12 of the most exciting headphones we listened to at CES

The big trends are active noise cancellation, Bluetooth in almost everything, and interesting new ways to handle digital audio.

Sarah Jacobsson Purewal

CES is always a great show for headphones, and 2017 was no exception

You don’t need to be an audiophile to appreciate a great pair of headphones, you just need to love music. Those big cans can take your audio experience to a whole other level, whether you’re listening to Verdi’s Requiem or Avicii’s “Wake Me Up” or Warren G’s “Regulate.”

We saw great headphones for every taste and every budget at CES this year. Looking for something heavy on the bass to exploit your EDM tracks? Sony has you covered. In the market for a high-fidelity concert-like experience? Beyerdynamic’s Amiron Home open-backs impressed the heck out of us (we’ll have a full review very soon). Dig listening to music while running or hiking in the rain? We found the perfect pair iHome’s booth. Let’s check ‘em all out.

Sarah Jacobsson Purewal

Sennheiser HD 4.50 BTNC

Sennheiser is building on its HD 4 product line with a pair of wireless Bluetooth headphones with active noise cancellation: The HD 4.50 BTNC over-ear headphones sport a minimalist style and feature 32mm drivers, built-in Bluetooth with support for the aptX codec, and an NFC chip for quick pairing. These headphones have big, cushy ear cups that do a great job of passive noise cancellation with an impressive 18 hours of battery life (turn the ANC off and you’ll get upwards of 25 hours). The HD 4.50BTNCs will start shipping in February and will cost $200 (Sennheiser’s HD 4.40BT drop the active noise cancellation to achieve a lower price point of $150).

Sarah Jacobsson Purewal

House of Marley Rise BT

House of Marley’s Rise BT on-ear headphones are lightweight, stylish, and made from sustainable materials. These cool-looking headphones have plush on-ear cushions, a padded stainless steel headband, and come in three colors: Denim, black, and a palm print. They’re made with House of Marley’s signature Rewind fabric and feature 50mm drivers and an optional cable. The Rise BT offer 12 hours of playback time and have a built-in microphone and physical control buttons on the ear cups. You can pick up the Rise BT now for $100.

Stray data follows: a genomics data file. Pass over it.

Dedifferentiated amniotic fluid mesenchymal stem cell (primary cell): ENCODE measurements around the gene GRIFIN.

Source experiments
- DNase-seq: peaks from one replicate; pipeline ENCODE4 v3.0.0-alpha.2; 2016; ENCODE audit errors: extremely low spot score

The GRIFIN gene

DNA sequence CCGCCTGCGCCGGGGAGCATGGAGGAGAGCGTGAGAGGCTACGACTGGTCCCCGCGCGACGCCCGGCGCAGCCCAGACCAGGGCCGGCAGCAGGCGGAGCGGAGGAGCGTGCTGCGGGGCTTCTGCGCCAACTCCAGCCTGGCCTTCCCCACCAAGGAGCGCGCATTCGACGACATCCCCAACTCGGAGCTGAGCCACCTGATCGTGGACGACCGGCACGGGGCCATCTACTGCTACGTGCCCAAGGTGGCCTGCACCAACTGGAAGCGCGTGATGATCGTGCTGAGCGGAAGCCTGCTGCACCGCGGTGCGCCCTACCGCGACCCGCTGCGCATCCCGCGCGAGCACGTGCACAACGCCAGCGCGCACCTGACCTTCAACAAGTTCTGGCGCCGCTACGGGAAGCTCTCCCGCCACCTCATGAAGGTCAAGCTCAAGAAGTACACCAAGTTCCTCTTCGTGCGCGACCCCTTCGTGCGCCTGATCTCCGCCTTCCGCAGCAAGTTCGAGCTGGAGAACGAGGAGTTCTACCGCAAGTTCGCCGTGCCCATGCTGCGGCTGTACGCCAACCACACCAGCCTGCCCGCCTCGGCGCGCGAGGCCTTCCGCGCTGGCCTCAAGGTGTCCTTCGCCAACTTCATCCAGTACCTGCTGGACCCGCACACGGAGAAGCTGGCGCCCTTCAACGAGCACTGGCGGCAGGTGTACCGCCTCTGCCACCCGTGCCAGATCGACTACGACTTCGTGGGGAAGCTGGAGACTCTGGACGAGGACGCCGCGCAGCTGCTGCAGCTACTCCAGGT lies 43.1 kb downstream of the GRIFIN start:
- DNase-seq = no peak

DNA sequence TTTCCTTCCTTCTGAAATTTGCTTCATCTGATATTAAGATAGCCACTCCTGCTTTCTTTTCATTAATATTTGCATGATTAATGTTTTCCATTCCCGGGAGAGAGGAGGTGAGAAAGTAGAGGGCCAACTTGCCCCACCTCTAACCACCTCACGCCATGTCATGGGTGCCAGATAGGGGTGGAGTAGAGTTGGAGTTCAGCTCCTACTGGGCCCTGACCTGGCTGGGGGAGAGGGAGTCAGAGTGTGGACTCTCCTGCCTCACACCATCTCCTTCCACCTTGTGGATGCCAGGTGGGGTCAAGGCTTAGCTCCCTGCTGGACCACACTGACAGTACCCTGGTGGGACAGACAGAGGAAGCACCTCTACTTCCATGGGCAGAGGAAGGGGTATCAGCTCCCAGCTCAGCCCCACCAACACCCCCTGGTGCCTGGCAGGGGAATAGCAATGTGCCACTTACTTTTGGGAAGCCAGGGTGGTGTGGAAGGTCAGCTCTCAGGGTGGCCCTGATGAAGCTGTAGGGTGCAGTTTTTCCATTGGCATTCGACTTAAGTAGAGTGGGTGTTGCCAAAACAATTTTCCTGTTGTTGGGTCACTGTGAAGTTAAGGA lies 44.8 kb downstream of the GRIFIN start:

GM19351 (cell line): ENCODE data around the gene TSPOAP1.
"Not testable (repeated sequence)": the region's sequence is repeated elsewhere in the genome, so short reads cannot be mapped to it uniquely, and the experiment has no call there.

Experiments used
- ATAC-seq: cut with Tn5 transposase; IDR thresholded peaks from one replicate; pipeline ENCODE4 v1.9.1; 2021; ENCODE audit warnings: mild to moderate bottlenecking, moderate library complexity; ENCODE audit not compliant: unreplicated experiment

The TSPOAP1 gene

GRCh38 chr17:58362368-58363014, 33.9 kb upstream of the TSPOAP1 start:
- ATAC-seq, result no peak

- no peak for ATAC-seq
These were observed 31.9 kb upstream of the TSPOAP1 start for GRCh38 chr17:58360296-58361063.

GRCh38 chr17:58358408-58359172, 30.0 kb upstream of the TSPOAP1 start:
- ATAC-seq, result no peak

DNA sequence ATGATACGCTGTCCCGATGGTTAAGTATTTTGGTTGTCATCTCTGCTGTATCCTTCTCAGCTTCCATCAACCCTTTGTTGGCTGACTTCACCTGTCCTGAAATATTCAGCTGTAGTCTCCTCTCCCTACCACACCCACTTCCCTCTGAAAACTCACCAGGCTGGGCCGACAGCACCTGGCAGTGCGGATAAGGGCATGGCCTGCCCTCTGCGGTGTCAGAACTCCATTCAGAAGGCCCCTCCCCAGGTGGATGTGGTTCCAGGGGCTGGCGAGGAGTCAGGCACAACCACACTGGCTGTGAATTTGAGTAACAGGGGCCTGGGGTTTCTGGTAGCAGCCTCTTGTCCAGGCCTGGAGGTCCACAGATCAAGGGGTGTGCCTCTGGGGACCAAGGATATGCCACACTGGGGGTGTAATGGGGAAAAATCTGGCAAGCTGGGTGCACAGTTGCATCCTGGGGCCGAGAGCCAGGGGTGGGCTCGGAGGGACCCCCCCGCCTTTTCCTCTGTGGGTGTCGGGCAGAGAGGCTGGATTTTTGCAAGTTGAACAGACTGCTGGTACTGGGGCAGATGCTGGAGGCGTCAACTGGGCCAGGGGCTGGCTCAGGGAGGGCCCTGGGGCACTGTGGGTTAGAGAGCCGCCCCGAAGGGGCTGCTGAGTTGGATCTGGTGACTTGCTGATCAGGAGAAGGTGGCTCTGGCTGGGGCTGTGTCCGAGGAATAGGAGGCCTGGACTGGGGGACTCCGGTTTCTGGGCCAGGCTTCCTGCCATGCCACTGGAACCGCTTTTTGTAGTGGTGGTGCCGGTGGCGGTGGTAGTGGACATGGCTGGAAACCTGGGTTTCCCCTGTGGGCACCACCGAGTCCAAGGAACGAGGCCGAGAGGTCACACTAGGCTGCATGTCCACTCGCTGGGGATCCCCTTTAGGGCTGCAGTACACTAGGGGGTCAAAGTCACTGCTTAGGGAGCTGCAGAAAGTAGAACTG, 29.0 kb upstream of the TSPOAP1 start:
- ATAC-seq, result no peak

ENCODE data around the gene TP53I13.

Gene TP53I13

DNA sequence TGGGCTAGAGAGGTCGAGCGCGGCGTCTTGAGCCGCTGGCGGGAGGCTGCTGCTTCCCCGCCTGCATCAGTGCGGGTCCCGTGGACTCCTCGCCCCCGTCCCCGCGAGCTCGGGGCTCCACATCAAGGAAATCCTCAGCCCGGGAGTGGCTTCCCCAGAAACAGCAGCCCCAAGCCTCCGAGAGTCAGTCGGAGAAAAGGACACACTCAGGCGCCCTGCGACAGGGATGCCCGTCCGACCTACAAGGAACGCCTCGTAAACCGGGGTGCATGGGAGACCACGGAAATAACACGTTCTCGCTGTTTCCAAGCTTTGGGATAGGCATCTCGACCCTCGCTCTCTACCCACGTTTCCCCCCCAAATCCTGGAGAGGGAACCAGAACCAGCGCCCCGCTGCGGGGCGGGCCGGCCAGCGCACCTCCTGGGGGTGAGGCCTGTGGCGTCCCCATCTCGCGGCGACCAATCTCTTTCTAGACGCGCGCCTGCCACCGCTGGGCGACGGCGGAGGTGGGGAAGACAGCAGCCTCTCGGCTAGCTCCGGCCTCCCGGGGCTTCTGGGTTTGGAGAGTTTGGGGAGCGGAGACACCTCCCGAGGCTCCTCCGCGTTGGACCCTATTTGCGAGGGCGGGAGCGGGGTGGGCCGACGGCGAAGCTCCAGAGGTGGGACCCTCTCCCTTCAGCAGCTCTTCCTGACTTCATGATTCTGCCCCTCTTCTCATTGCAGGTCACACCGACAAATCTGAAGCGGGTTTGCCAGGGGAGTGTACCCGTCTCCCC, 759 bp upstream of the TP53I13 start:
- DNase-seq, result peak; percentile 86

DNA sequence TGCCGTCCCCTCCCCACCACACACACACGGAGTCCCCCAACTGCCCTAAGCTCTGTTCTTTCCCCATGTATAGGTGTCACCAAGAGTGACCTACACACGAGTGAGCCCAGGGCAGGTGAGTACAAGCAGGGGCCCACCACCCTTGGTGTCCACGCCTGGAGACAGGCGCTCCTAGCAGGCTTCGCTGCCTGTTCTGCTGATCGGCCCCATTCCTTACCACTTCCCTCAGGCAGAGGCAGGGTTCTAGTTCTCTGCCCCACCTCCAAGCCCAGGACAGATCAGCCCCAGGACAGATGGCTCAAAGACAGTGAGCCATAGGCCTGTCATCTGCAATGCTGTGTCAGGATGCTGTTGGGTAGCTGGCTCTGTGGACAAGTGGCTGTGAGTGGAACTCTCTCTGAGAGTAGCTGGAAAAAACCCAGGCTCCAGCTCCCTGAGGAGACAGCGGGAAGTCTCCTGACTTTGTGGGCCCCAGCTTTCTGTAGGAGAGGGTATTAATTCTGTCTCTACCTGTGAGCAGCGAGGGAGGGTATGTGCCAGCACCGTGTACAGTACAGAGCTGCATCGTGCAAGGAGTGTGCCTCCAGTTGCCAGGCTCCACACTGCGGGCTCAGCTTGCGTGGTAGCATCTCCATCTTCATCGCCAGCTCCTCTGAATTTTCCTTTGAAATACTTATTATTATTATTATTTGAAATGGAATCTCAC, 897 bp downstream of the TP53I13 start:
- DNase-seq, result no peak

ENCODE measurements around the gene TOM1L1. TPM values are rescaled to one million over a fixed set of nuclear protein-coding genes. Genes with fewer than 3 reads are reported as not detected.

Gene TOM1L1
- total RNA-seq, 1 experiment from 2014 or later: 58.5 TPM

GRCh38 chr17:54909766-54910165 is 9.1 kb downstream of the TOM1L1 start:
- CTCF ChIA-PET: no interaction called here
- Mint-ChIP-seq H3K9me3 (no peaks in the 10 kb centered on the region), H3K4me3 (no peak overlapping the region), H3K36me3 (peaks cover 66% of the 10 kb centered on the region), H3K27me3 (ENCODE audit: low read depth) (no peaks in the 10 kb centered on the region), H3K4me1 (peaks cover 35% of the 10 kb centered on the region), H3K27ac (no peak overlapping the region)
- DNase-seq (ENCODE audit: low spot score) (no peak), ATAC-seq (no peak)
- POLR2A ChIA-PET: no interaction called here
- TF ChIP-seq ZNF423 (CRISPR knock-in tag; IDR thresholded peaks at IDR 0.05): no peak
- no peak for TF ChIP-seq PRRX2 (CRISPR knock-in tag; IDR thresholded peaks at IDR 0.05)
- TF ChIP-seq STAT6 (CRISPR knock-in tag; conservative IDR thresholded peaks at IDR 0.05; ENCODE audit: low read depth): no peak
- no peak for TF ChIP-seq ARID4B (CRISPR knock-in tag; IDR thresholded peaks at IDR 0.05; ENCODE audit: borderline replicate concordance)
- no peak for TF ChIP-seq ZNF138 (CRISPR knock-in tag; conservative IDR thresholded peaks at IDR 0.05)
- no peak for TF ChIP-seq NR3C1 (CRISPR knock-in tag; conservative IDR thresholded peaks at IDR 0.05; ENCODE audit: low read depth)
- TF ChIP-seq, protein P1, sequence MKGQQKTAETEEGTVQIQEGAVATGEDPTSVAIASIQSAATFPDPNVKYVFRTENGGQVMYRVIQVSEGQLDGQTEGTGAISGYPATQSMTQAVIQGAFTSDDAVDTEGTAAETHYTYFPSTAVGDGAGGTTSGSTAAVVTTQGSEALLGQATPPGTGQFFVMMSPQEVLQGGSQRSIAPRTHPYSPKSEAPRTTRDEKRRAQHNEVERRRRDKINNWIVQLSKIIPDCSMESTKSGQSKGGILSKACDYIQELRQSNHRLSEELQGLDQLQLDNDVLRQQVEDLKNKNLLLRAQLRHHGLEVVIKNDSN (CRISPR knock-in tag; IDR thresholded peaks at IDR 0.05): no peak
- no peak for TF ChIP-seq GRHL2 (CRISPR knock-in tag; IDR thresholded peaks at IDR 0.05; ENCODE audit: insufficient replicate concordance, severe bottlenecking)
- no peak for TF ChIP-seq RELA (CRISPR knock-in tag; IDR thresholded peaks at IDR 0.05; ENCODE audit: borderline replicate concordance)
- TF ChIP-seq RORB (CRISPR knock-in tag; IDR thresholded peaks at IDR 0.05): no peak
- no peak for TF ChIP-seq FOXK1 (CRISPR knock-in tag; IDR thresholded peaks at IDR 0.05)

Sarah Jacobsson Purewal

Blue Microphones Satellite

Blue Microphones is best known for its studio-quality mics, but the company also makes headphones (we’ve previously awarded high marks to their self-amplified Mo-Fi and non-amplified Lola models). This year, Blue is releasing its first pair of wireless Bluetooth headphones. Dubbed Satellite, these headphones take a unique approach to active noise cancellation: Instead of using a single driver for both audio and noise cancellation, the Satellites have two drivers in each ear cup, one for audio reproduction and one for noise cancellation. This means that the Satellites can deliver much better audio quality, because there’s no distortion from the noise cancellation (you’ve probably noticed that headphones with ANC usually involve a sacrifice in sound quality for this reason). You can read this story for more details on Satellite, which will be released sometime this year.

Sarah Jacobsson Purewal

Plantronics BackBeat Pro 2

Plantronics has redesigned its premium noise-cancelling headphones, the BackBeat Pro, into a slimmer, sexier model. The new BackBeat Pro 2 headphones have all the features we loved about the original BackBeat Pro: Good active noise cancellation, 24-hour battery life, and a “smart” headband that can tell when the headphones are on your head versus sitting around your neck. The new headphones are smaller and lighter, with oval-shaped ear cups and slightly less-obtrusive on-the-cup controls. Plantronics is a headset company, so there are a few nice calling features (you know, aside from a microphone) built into the headphones, including an inline option that lets you hear your voice while you’re talking. The BackBeat Pro 2 are available now and retail for $200. We’ll have an ears-on review soon.

Sarah Jacobsson Purewal

Altec Lansing Lux ANC

Altec Lansing’s Lux ANC over-ear headphones are part of the company’s new executive line of headphones; in other words, they’re designed for businesspeople who travel. These wireless Bluetooth headphones have a Bluetooth range of up to 50 feet and 15 hours of battery. They also come with a charging case that lets you recharge them twice while you’re on the go. The charging case is really a game-changing feature, since the best Bluetooth headphones are the ones that don’t run out of battery life halfway through your round-the-world itinerary. The Lux ANC headphones feature 40mm neodymium drivers, active noise cancellation, and good sound and comfort for the price. These headphones and their non-ANC counterparts will be available sometime this spring, retailing for $150 (the non-ANC version will cost $100).

Sarah Jacobsson Purewal

Wearhaus Arc

Sharing music experiences with our friends via split earbuds or dual headphone jacks is so 2016. All the cool kids are streaming their music to each other using Wearhaus’s new Arc headphones. These Kickstarter-backed on-ear Bluetooth headphones have a unique feature that lets you “stream” your music to other people: Using touch controls on the ear cups, you swipe forward to broadcast, and other Arc-wearers around you can swipe backward on theirs to receive. It’s a cool system that enables people to share music from up to 100 feet away. The Arc headphones offer 16 hours of playback time (sharing reduces that to 10 hours), 40mm dual-diaphragm drivers, and a colorful LED ring around each ear cup that can be customized via the app. You can pick up a pair of Arc headphones right now (black only, white will start shipping later this month) for $200.